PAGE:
1995, the founder was hit and dragged by a van 2/3rds of a block. She was taken
to the hospital and released. She was told that she sustained a minor concussion
and would be fine. She had passed out four times leaving the emergency room, but
was told to go home. During the next few weeks, she felt changes, but her physical
appearance was healing. She suffered minor seizure and her vision and balance
were becoming distressed. She saw a neuropsychiatrist and several tests were taken.
She was advised that she had sustained a minor traumatic brain injury. She went
to an outpatient rehab, but it was not satisfying. She investigated other rehabs
and programs. She sought a private neuropsychologist and enrolled in a specialized
traumatic brain injury program more to her personality and character. It included,
various physical, occupational, vestibular and cognitive remediation therapies.
She also entered a vision therapy program at still a another traumatic brain injury
made Menucha's program so different is that she advocated for herself into each
program before obtaining a physiatrist, which is the usual course of action. Two
years post injury, Menucha had adapted to her many dysfunctions, but many of the
strategies she had developed were imprecise compensatory strategies. It was now
time to retrain her brain to obtain a qualitative life and to understand how to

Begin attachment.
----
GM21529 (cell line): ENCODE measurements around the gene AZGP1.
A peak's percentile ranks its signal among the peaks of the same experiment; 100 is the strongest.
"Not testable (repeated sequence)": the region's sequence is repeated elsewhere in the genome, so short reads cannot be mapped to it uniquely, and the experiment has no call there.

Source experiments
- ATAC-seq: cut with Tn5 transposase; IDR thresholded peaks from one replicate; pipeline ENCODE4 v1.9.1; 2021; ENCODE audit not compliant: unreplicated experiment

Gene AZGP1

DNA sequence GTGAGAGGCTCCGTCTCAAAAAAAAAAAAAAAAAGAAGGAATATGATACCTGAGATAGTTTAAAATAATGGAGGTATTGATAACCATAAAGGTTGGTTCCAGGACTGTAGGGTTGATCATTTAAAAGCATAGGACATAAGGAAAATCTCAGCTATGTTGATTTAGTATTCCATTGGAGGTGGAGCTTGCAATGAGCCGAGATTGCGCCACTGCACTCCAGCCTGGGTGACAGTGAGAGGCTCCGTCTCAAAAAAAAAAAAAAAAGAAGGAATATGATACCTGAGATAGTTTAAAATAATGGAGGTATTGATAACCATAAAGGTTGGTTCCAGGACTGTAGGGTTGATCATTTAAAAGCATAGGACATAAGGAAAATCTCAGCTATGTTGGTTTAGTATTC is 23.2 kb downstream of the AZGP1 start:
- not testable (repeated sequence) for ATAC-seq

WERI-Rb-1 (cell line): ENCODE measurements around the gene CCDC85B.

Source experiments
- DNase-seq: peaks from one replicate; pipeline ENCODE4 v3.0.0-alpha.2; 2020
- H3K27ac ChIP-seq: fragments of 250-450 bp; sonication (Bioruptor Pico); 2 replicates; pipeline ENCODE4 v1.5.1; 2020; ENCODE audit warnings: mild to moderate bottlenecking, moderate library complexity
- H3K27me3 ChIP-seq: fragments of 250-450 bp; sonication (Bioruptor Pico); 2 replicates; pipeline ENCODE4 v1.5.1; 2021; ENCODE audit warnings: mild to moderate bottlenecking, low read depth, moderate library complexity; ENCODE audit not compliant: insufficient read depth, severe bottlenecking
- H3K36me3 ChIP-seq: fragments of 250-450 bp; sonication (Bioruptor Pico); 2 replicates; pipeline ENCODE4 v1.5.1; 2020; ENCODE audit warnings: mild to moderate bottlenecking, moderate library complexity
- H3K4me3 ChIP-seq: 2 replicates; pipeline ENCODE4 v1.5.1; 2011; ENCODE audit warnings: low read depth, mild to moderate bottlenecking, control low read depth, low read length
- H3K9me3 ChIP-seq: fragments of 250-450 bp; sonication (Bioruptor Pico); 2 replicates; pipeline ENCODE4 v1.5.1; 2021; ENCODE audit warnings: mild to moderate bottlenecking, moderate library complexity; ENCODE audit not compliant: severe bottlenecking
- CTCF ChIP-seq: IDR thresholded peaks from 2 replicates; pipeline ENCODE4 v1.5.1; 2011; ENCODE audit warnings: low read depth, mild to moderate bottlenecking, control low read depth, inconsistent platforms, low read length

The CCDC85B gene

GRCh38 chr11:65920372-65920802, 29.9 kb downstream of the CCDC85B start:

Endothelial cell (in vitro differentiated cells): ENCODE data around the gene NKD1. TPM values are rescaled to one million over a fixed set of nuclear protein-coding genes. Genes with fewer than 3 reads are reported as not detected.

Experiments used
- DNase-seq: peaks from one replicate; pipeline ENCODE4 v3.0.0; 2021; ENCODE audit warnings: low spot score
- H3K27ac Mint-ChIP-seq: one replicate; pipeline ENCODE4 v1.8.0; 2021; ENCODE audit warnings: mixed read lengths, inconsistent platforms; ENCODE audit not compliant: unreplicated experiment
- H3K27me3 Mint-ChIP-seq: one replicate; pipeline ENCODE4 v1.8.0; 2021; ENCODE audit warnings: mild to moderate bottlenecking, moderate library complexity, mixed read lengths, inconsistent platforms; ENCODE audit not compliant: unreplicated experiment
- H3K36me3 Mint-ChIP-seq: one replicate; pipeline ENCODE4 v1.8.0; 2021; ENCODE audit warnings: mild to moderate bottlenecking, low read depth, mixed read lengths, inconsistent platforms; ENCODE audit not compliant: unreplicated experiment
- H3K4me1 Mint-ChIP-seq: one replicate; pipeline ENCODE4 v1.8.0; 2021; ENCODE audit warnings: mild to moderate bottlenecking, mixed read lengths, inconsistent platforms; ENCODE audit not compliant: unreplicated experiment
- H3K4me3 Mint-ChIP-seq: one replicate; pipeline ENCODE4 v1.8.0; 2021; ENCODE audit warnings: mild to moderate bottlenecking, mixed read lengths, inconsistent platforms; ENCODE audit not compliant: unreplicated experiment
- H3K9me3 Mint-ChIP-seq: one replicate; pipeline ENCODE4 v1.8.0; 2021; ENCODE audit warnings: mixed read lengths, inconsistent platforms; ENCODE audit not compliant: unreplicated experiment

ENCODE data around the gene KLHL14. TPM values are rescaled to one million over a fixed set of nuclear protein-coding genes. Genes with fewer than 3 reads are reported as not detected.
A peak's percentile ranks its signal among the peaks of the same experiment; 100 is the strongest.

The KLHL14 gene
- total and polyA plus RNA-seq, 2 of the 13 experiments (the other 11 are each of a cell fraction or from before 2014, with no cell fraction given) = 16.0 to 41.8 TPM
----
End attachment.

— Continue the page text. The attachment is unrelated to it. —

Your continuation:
live with this permanent injury.
was taught new ways of processing information. She learned to understand how her
brain was now processing. She began to experiment with various methodologies to
assist her in her daily life. It was always trial and error. During that first
year there were hours of effort and frustration. All the while maintaining a full-time
college schedule and therapeutic program.
vision specialist taught her eyes to work together. Her vestibular physical therapist
worked with her to regain balance which became more relaxed and secure. Her movements,
now, were more automatic. She was taught to walk without aids, such as walls,
shopping wagon or a luggage carrier. She was re-taught to walk steps; make turns;
stop on cue without losing her balance; walk on uneven ground; and soft unsecured
ground, such as grass or inclines and walk backwards. Her disorientation and hyerarousal